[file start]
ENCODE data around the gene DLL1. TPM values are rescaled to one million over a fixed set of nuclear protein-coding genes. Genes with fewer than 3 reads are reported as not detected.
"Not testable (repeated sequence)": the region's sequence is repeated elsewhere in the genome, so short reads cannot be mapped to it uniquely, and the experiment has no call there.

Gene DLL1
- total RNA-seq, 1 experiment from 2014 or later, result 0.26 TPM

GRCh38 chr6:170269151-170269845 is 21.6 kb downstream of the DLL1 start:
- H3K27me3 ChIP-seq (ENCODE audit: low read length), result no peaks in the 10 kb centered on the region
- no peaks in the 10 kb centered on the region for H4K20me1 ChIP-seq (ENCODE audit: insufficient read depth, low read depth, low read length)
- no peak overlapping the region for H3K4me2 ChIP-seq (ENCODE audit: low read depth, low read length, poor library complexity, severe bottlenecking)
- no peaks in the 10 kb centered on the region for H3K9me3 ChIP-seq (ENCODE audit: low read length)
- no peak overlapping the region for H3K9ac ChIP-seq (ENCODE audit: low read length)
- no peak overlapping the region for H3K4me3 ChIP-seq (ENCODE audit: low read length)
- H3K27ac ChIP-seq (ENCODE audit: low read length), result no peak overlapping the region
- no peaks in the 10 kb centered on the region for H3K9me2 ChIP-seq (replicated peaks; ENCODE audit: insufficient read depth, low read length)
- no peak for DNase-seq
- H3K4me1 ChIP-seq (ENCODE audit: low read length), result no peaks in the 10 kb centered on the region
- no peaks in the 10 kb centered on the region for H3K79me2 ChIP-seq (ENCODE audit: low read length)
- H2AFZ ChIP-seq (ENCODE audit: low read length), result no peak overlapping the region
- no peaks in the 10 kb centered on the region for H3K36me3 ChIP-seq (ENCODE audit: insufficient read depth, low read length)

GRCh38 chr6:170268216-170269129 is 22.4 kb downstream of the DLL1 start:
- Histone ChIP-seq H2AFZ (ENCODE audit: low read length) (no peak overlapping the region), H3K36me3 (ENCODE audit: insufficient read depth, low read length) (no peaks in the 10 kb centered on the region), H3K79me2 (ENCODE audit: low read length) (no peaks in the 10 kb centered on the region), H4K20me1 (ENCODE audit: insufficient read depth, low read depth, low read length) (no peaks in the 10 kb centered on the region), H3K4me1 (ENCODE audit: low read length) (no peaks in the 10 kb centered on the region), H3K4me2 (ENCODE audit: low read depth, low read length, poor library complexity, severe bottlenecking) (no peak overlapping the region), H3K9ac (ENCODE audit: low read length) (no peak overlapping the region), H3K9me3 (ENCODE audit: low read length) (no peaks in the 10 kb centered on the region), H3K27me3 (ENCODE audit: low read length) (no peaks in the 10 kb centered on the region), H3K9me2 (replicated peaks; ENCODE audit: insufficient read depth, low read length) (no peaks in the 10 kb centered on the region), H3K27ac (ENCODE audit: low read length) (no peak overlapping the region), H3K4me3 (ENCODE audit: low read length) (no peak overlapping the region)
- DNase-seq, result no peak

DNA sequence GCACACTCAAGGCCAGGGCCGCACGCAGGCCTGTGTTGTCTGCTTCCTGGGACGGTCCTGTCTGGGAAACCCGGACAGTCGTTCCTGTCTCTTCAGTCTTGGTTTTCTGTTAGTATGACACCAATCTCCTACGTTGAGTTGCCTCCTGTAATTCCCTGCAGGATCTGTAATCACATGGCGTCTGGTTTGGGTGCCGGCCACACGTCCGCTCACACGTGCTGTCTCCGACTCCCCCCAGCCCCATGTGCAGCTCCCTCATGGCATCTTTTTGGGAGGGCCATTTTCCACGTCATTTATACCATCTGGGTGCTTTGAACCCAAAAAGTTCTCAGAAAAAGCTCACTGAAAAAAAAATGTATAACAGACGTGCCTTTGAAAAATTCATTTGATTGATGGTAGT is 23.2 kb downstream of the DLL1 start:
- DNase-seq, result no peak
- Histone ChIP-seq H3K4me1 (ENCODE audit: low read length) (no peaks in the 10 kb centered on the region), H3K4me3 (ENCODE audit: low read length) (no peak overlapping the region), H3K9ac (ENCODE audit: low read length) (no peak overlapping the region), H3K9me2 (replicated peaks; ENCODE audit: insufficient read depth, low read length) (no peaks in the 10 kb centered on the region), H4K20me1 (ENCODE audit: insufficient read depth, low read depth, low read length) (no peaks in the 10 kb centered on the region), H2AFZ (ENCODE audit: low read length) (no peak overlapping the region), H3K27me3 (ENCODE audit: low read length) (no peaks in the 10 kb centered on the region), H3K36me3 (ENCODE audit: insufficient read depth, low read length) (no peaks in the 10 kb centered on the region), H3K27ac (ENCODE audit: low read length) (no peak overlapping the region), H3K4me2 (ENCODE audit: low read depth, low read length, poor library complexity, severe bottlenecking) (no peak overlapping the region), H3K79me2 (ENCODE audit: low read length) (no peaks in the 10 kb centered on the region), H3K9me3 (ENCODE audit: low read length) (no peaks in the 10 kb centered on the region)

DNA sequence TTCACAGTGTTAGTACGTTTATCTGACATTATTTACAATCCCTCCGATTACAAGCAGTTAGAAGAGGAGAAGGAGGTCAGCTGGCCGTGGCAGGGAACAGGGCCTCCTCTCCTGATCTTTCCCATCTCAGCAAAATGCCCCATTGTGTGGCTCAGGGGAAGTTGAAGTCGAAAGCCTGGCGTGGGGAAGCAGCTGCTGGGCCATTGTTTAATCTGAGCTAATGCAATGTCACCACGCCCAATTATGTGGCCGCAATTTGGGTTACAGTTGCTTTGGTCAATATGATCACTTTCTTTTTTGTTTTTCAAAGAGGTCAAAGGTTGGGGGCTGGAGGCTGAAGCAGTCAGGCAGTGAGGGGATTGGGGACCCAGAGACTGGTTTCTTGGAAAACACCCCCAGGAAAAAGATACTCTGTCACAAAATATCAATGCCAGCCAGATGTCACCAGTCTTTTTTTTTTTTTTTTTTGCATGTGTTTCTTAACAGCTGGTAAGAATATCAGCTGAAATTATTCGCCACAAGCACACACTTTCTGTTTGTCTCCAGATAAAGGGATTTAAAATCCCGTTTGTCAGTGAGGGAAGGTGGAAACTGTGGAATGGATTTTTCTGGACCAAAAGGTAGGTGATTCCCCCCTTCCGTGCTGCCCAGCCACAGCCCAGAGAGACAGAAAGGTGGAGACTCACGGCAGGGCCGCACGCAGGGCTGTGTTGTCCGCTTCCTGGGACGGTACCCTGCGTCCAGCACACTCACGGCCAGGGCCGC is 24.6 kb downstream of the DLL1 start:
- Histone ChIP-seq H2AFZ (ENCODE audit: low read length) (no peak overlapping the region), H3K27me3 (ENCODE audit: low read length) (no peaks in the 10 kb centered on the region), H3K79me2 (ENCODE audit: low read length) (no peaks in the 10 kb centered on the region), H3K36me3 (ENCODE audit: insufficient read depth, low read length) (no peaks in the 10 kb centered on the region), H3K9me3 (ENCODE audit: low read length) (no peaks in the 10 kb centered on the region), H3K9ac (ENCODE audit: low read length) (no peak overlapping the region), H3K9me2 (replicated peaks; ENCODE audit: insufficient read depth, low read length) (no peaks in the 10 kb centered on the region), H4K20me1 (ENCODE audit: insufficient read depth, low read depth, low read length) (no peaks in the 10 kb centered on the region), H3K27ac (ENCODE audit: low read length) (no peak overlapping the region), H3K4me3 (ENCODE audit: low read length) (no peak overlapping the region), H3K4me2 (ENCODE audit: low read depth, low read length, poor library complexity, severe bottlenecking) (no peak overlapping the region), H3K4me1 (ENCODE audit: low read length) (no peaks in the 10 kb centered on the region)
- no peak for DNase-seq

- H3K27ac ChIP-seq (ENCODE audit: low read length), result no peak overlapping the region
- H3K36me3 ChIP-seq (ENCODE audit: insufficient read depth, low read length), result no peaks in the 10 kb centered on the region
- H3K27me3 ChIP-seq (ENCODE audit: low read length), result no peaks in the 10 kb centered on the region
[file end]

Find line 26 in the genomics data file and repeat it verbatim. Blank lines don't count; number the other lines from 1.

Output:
- Histone ChIP-seq H2AFZ (ENCODE audit: low read length) (no peak overlapping the region), H3K27me3 (ENCODE audit: low read length) (no peaks in the 10 kb centered on the region), H3K79me2 (ENCODE audit: low read length) (no peaks in the 10 kb centered on the region), H3K36me3 (ENCODE audit: insufficient read depth, low read length) (no peaks in the 10 kb centered on the region), H3K9me3 (ENCODE audit: low read length) (no peaks in the 10 kb centered on the region), H3K9ac (ENCODE audit: low read length) (no peak overlapping the region), H3K9me2 (replicated peaks; ENCODE audit: insufficient read depth, low read length) (no peaks in the 10 kb centered on the region), H4K20me1 (ENCODE audit: insufficient read depth, low read depth, low read length) (no peaks in the 10 kb centered on the region), H3K27ac (ENCODE audit: low read length) (no peak overlapping the region), H3K4me3 (ENCODE audit: low read length) (no peak overlapping the region), H3K4me2 (ENCODE audit: low read depth, low read length, poor library complexity, severe bottlenecking) (no peak overlapping the region), H3K4me1 (ENCODE audit: low read length) (no peaks in the 10 kb centered on the region)